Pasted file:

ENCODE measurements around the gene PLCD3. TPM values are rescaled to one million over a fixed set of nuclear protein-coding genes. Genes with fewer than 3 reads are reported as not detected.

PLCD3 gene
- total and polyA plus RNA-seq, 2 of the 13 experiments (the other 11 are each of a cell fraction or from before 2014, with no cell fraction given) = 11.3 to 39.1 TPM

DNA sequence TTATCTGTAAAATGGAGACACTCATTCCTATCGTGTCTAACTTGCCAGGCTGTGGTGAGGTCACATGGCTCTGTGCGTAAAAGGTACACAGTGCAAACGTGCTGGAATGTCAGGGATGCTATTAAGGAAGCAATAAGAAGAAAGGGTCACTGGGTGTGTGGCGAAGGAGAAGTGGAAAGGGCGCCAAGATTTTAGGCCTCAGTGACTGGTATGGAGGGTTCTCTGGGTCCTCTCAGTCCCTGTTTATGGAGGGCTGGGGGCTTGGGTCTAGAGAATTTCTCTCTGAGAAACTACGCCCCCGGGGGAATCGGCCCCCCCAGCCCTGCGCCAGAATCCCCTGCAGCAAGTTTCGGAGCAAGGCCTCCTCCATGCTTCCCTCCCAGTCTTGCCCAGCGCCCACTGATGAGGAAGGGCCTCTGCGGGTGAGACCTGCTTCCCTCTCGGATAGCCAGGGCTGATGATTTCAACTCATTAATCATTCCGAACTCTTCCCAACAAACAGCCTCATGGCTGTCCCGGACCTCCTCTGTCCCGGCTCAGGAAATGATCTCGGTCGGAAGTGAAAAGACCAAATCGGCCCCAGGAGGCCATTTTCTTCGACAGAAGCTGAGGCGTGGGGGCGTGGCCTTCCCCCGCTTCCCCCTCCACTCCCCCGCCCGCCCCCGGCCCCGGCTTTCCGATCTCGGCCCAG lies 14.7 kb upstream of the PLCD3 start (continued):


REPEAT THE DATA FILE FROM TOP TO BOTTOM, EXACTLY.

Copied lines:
ENCODE measurements around the gene PLCD3. TPM values are rescaled to one million over a fixed set of nuclear protein-coding genes. Genes with fewer than 3 reads are reported as not detected.

PLCD3 gene
- total and polyA plus RNA-seq, 2 of the 13 experiments (the other 11 are each of a cell fraction or from before 2014, with no cell fraction given) = 11.3 to 39.1 TPM

DNA sequence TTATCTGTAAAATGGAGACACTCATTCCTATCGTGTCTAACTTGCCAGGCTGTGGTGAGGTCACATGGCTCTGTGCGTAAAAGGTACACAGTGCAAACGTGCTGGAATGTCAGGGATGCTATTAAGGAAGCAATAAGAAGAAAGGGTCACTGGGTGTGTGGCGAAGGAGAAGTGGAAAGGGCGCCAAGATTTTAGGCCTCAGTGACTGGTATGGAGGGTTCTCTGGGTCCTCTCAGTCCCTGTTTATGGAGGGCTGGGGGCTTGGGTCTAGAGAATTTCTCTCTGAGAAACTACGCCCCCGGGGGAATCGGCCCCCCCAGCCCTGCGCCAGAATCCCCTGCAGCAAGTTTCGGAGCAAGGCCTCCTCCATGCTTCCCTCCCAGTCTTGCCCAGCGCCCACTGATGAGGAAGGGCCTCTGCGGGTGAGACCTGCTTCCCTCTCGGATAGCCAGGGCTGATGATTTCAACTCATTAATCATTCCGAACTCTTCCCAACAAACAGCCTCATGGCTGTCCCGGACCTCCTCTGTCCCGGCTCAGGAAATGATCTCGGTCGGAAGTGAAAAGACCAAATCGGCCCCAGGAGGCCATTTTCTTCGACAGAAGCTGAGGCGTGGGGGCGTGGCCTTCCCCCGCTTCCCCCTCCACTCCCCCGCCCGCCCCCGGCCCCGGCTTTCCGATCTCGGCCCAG lies 14.7 kb upstream of the PLCD3 start (continued):